The social element of the right of a citizen is the right to economic welfare and to fully share the social heritages within the society.  One of the social heritages in a society is housing.  Blackburn (1994) viewed the right to housing and be housed as one of the idealistic rights of a citizen.

Within the context of this project, the housing right (social right) of a citizen will be the subject for main focus.

Housing right

The citizen has the right to housing (Cowan and Marsh, 2001 and Blackburn, 1994). There are two main sectors in the housing market for a citizen – the owner occupied and the rented sector.  The owner occupied housing sector includes the individuals that have undertaken to purchase a property through mortgage and who live in the house by themselves.  The house that is purchased may be a leasehold or freehold, but, in either case, the government usually supports the citizens through varying the interest rates and stamp duties.  Other form of support by the government is through consultation with the mortgage lenders in reducing the amount of deposit required for the citizens to purchase their own owner occupied houses. These supports are to enable the citizen enforce their rights of housing.  The rented housing sector includes the private and public.  Private rented sector refers to those that rent out their house through short hold tenancies while the public sector is the assured short hold tenancy.  The providers of housing to citizens in the public sector include housing associations and local authorities.  The local authorities invest in houses and allocate them to citizens on the basis of ‘first come first served’ but attention is given to those with extra-ordinary circumstance or great urgency.  The housing associations are not for profit making organisations who provide house to citizens based on their criteria and in view of the nature of the associations, they do not share profits but re-invest them into the activities of the housing.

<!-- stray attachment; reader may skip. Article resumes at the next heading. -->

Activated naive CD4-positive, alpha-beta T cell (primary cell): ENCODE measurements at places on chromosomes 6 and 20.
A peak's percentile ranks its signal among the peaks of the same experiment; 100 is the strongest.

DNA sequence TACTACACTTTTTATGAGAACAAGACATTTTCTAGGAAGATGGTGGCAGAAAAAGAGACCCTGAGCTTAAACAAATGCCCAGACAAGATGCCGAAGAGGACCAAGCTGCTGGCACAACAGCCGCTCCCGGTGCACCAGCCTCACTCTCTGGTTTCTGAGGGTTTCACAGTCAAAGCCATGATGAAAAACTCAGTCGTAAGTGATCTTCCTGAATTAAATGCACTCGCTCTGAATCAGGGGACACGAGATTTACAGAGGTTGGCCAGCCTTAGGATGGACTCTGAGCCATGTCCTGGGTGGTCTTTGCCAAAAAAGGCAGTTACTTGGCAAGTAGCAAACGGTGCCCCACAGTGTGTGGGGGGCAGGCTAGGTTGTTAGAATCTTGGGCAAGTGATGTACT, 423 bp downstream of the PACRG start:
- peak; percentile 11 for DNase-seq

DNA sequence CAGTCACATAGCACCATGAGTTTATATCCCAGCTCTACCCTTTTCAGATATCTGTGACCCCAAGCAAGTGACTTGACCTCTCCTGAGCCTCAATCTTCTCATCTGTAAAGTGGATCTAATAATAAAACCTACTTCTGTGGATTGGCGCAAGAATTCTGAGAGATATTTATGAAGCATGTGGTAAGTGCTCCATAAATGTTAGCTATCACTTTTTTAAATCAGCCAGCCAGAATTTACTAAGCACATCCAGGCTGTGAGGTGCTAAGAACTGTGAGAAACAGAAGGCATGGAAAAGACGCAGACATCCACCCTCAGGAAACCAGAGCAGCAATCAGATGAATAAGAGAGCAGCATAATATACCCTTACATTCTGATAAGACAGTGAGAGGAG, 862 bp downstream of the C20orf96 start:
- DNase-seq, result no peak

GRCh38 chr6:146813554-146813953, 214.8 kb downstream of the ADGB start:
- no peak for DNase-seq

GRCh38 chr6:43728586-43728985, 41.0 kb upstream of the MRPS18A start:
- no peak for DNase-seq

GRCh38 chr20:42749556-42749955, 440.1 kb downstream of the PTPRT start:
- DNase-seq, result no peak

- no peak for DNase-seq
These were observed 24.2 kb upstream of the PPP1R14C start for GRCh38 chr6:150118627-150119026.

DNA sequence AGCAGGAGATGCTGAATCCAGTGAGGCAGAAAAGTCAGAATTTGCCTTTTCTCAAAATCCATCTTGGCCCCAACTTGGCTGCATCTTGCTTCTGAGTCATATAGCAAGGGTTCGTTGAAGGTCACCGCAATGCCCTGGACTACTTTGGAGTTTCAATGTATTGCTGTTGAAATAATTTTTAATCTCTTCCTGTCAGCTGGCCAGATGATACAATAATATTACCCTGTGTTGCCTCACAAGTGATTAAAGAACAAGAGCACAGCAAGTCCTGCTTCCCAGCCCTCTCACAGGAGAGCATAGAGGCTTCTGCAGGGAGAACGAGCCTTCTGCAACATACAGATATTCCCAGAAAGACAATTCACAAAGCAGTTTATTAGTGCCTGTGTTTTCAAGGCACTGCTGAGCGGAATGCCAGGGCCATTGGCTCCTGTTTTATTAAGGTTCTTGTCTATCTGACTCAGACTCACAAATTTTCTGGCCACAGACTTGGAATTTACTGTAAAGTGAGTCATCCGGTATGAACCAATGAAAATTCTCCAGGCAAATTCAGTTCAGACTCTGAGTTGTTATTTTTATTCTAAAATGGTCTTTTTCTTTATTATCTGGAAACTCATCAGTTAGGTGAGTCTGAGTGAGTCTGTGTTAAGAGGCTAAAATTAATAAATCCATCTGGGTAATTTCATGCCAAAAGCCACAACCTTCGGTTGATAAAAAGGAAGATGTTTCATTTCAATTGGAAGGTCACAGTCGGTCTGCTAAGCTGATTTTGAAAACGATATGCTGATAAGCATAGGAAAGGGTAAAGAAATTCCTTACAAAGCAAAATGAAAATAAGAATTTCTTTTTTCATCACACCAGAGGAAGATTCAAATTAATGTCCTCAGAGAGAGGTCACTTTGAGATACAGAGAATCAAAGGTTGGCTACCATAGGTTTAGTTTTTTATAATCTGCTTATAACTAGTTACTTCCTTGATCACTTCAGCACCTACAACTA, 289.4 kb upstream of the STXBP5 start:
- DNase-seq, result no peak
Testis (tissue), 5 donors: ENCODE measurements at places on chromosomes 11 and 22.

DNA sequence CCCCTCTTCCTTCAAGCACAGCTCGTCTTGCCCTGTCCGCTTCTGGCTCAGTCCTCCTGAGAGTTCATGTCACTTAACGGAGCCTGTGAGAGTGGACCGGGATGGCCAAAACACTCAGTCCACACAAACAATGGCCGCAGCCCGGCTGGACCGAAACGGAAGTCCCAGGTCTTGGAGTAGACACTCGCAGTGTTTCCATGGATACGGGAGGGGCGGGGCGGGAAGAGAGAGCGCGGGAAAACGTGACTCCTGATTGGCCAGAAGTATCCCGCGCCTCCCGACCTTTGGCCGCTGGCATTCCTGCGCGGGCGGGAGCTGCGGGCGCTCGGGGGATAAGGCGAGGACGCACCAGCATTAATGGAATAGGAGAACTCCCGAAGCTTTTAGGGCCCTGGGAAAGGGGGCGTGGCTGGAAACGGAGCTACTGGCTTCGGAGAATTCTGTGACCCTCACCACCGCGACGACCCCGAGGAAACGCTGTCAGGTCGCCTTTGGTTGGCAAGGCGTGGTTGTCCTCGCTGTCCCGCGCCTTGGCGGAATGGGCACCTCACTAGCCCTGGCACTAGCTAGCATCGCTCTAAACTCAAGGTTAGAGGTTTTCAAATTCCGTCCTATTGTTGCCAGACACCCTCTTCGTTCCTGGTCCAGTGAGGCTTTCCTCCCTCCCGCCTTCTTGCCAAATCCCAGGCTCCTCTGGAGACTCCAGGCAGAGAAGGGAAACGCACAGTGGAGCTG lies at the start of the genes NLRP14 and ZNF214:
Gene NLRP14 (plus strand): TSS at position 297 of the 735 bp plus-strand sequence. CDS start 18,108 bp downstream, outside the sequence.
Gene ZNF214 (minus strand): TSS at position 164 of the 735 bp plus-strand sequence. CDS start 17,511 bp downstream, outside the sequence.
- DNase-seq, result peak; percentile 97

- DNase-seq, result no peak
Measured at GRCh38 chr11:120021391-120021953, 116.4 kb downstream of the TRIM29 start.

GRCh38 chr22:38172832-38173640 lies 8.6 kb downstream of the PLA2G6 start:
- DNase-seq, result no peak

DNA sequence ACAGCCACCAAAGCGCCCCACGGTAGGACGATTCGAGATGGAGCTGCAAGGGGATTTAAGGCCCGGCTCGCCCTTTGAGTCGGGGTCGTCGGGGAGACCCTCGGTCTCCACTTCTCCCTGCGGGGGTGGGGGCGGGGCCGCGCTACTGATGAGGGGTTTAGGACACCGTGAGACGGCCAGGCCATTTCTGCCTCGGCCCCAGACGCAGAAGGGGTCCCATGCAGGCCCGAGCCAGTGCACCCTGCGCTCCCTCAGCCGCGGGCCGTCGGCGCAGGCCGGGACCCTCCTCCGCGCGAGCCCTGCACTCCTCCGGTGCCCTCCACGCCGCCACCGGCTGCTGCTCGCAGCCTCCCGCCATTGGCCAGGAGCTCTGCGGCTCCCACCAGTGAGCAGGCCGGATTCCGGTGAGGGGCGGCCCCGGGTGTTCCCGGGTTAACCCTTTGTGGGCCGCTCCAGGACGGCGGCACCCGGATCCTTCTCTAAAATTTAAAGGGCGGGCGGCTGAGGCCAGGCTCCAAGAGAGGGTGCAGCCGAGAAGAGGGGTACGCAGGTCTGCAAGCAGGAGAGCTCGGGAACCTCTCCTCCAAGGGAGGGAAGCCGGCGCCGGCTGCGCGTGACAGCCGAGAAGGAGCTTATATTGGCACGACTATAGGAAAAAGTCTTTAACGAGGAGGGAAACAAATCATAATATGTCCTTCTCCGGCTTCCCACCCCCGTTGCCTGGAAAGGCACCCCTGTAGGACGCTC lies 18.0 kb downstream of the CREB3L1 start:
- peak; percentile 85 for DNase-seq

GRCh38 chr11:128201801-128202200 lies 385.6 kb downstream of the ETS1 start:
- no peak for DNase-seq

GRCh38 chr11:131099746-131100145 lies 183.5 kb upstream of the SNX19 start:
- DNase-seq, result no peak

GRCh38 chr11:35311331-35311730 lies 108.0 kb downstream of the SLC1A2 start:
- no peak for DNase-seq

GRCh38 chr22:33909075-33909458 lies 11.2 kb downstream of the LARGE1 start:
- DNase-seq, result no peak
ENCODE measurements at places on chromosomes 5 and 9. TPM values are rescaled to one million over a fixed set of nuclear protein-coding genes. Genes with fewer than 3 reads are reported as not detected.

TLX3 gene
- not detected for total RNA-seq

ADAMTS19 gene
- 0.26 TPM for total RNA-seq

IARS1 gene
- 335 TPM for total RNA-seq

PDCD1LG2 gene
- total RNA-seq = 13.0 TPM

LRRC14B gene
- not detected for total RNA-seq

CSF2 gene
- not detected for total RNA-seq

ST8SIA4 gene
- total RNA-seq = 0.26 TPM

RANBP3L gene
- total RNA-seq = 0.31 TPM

Responsibilities of a citizen